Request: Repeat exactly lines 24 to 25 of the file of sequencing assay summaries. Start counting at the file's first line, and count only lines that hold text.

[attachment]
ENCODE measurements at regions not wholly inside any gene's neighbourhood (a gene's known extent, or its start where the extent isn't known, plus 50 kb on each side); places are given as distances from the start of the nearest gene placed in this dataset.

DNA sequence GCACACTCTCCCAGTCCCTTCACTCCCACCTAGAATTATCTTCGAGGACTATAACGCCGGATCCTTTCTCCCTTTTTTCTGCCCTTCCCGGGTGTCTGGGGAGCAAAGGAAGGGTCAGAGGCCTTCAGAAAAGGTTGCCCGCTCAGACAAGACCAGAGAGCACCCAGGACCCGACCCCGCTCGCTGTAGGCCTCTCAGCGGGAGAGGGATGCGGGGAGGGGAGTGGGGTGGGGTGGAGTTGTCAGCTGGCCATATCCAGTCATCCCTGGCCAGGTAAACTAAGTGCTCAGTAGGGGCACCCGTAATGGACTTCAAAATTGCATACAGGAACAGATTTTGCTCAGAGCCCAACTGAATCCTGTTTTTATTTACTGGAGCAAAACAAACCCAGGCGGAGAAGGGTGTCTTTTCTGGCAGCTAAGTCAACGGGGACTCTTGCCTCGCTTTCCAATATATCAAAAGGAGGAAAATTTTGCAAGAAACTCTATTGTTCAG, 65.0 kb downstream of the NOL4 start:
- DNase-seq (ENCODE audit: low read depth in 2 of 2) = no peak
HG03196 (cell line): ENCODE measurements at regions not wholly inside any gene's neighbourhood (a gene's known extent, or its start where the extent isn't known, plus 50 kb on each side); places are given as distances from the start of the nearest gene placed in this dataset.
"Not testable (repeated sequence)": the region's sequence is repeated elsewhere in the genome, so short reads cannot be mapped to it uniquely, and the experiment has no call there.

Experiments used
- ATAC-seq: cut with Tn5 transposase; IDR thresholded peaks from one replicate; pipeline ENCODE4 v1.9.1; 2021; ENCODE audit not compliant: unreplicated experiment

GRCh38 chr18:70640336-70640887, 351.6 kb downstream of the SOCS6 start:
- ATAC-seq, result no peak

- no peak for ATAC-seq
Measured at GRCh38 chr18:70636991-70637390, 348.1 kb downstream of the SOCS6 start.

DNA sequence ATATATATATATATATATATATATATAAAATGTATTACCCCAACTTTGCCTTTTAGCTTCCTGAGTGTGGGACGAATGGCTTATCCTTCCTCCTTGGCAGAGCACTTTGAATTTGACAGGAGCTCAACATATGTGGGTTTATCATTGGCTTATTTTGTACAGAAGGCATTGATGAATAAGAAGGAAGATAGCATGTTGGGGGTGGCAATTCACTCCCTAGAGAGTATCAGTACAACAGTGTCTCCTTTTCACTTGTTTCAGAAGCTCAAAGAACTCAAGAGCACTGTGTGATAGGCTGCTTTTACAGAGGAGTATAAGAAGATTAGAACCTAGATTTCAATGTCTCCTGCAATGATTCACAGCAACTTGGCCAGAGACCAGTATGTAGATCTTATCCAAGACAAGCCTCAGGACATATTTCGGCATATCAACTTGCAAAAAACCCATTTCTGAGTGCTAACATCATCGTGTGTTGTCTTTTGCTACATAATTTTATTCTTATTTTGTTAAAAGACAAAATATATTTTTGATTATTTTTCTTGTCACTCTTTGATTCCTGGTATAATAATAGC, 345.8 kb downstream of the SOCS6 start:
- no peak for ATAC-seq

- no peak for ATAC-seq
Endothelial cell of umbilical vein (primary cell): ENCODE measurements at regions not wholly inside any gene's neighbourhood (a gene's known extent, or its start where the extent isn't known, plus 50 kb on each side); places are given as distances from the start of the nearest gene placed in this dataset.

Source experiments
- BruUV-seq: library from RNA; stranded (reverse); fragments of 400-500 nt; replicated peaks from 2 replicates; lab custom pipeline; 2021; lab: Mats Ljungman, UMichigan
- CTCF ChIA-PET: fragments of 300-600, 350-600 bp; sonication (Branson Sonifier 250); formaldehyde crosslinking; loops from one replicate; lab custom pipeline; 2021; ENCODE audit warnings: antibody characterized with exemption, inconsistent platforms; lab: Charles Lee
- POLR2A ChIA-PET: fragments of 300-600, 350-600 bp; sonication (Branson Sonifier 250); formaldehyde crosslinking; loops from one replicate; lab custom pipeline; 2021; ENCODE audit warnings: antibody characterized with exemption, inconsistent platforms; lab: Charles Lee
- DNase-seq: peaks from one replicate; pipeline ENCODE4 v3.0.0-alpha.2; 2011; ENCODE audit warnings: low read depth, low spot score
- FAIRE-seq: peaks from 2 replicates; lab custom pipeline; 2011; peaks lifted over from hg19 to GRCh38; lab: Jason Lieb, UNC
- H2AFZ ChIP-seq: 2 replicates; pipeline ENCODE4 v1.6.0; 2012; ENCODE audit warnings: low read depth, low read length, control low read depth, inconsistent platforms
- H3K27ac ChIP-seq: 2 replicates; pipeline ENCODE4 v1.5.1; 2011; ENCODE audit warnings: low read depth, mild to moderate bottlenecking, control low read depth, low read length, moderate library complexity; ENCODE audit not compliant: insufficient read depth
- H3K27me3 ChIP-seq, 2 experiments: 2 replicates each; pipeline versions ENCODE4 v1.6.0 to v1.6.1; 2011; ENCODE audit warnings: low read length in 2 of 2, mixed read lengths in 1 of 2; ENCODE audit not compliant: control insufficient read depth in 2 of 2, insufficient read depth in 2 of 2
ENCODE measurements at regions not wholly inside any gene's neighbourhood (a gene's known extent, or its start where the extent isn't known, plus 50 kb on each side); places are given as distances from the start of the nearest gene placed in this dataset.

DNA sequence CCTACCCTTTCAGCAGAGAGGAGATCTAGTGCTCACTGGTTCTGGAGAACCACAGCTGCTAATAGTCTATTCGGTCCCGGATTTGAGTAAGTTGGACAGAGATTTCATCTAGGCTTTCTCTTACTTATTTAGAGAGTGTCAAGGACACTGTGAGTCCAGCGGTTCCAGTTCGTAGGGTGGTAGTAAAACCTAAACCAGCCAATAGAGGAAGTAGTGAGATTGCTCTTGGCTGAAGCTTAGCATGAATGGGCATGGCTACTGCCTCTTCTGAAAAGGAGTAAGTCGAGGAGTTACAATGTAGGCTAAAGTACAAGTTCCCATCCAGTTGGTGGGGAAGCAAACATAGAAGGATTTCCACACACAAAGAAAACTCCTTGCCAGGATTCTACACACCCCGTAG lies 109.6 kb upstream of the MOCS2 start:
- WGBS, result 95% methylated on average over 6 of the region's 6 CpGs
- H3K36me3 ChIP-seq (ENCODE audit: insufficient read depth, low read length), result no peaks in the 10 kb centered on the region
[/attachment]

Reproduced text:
- H3K27me3 ChIP-seq, 2 experiments: 2 replicates each; pipeline versions ENCODE4 v1.6.0 to v1.6.1; 2011; ENCODE audit warnings: low read length in 2 of 2, mixed read lengths in 1 of 2; ENCODE audit not compliant: control insufficient read depth in 2 of 2, insufficient read depth in 2 of 2
ENCODE measurements at regions not wholly inside any gene's neighbourhood (a gene's known extent, or its start where the extent isn't known, plus 50 kb on each side); places are given as distances from the start of the nearest gene placed in this dataset.